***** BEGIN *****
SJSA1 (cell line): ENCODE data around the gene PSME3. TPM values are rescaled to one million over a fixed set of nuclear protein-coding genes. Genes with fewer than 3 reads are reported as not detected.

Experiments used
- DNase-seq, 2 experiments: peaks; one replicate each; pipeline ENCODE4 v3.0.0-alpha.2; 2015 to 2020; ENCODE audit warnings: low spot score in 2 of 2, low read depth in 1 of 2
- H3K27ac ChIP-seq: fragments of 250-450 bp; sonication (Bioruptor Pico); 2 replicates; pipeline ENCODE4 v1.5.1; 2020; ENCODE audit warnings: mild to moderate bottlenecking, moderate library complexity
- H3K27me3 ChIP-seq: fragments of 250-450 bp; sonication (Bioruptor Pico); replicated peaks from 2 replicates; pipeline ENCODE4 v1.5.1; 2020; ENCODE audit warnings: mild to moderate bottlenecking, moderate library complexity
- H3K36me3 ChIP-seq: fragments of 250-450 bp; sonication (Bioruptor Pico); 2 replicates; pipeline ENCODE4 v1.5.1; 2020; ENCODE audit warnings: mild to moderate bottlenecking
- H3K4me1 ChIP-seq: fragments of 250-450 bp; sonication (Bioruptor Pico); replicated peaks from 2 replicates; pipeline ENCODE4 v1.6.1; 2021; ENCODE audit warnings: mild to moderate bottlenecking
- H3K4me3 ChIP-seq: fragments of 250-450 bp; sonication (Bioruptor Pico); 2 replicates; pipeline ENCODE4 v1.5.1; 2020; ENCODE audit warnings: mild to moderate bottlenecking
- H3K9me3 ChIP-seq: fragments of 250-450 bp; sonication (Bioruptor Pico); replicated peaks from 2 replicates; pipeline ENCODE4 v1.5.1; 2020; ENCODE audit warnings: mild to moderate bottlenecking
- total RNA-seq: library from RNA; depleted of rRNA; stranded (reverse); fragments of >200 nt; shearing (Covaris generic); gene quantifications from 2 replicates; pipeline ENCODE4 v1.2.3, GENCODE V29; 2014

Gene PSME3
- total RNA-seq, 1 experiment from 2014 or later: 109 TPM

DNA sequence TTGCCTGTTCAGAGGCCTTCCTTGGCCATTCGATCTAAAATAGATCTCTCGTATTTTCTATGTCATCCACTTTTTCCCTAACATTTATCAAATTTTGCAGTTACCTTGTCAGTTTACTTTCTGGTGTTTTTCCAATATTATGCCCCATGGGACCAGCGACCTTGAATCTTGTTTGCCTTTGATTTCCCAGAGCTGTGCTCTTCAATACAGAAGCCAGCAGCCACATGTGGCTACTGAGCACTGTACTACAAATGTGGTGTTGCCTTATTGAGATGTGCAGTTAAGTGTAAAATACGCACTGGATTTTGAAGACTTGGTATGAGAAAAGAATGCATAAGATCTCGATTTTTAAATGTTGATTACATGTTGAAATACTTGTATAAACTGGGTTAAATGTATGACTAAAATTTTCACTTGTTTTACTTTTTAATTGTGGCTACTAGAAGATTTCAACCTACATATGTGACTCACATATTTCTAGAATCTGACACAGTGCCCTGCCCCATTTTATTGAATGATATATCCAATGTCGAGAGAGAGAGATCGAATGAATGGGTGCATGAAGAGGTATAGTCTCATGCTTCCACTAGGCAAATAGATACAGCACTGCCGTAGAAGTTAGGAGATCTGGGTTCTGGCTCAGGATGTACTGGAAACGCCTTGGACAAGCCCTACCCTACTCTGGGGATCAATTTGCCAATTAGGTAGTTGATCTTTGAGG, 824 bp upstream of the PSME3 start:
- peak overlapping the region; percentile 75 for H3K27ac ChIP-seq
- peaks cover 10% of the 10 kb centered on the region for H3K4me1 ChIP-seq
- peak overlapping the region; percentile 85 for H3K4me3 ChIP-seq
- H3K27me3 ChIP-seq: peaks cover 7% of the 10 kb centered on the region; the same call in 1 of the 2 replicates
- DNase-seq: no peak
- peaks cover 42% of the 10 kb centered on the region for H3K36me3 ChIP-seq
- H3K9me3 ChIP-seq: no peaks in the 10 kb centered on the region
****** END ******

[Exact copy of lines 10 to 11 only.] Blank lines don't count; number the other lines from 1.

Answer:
- total RNA-seq: library from RNA; depleted of rRNA; stranded (reverse); fragments of >200 nt; shearing (Covaris generic); gene quantifications from 2 replicates; pipeline ENCODE4 v1.2.3, GENCODE V29; 2014

Gene PSME3